It's easy to see why. The premier afterparties in Minneapolis are built around interaction; there are no huge stages, and very little separation between the performers and the audience. The massive drawback is the necessary secrecy; the parties are much harder to find than a normal club, and if you don't know what you're looking for (or have at least a name to go on), they can be easy to miss. In order to cut down on drawing too much unwanted attention from police, party locations are often kept under wraps until the last minute, sometimes as late as an hour before doors open. Sometimes, the only way to keep up is to peruse subtle invites on Facebook, or to snap up a tiny flier with an address on it at a club-based show earlier in the night.
as I'd like to here." – Dustin Zahn
The methods for keeping the events low-profile are rooted in the map points and information lines that guided massive crowds to illegal raves in the mid-90's. During that decade, most legitimate venues in Minneapolis were too timid or unwilling to let dance music through their doors, with a couple of notable exceptions. When it comes to early clubs and their role in how the city's music scene was shaped, McBride notes that "First Avenue, The Saloon, and The Gay 90's have been holding it down since the beginning, playing the music that no other venue would play."
This trio of clubs (all three of which are still in operation today) is the long-standing exception rather than the rule. "Clubs have a short lifespan here, though I think that's something kind of universal," Zahn notes, "but, because in Minneapolis there aren't a lot of people to go around, venues aren't as willing to stick with you if you don't produce instant results." In an environment where club patronage drops in the cold winter months, this can leave promoters in a bind for licensed venues to do business with (another factor that fuels the need for afterhours events), as most clubs vie for popularity in order to avoid closure. For a smaller Midwest city, club owners and managers are far more cutthroat than expected.
Regardless of the downtown scene's highly competitive nature, however, the real institutions haven't faltered. Jack Trash, DJ and head of promotion titans Sound In Motion, reminisced that, "in the early days, the gay clubs like The Saloon and The Gay 90's were the only places you could go to hear beats. There used to be a big connection between the gay crowds and electronic music, and unfortunately, I don't think it's as large as it used to be, but it's certainly still there." Those two clubs share a history, some clientele and the tendency to pour absurdly strong drinks, but little else. The Saloon's overtly sexual nature (there's a by-the-hour hotel just upstairs) is slightly at odds with The 90's more laidback vibe, but both clubs were instrumental early on in moving house music out of the underground and into a club setting.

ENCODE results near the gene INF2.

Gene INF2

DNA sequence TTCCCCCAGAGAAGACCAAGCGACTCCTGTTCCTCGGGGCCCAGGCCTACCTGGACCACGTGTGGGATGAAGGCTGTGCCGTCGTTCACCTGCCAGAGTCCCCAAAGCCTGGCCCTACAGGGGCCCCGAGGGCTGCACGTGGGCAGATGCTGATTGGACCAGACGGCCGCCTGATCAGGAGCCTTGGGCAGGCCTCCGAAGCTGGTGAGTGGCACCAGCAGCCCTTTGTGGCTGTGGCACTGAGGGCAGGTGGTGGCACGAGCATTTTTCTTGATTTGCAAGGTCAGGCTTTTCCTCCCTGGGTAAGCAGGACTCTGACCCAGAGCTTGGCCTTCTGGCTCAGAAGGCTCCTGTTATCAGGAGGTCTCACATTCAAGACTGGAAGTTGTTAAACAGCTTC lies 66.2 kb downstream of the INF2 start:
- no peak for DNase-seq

But even with the sizable contributions from those two venues, it's impossible to reference clubbing in Minneapolis without talking about First Avenue. "It's had such a huge hand in everything that's currently happening in this city…they've been supporting dance music for ages, and it's where a lot of the mainstays here got their start—including myself," says Trash. A former bus station turned local music mecca, First Ave has been at the forefront of the city's club scene for over three decades. Split into three distinct sections—the large and open Mainroom, more intimate 7th St. Entry and the darkened, DJ-centric Record Room (formerly known as the VIP Room)—the club has versatility in size and feel along with its status as a local landmark.
It's at First Avenue where you find the largest cross-section of clubgoers in Minneapolis, and that's due mostly to the number of individual club nights the venue is able to showcase. Woody McBride's Bassgasm events are among the largest in the city, but due to the size and amount of planning necessary to pull them together, only occur once every few months. McBride has said that he aims for the Bassgasm events to be "more than a rave in a club," and they're based around First Avenue as one huge space, utilizing every square foot for extra stages and sound.
Ravers in front of the speaker stacks at a Bassgasm event.
Aside from the talent that Bassgasm brings in (the most recent iteration hosted Krafty Kuts and Chris Liberator among 50 other local and national acts), the most impressive element remains the sheer size of the production. McBride stacks the bassbins up twelve feet high, and the resulting sound force led Reid Speed (a perennial rave favorite) to call the event "easily the loudest show I've ever played." Sweaty, loud and large, Bassgasm might be the closest that Minneapolis gets to a full-blown electronic music festival; sadly, as much as the city seems to love big outdoor concerts, they don't feature much in the way of house, techno or any other stripe of dance music, and most shows held in the open air showcase only rock or hip-hop.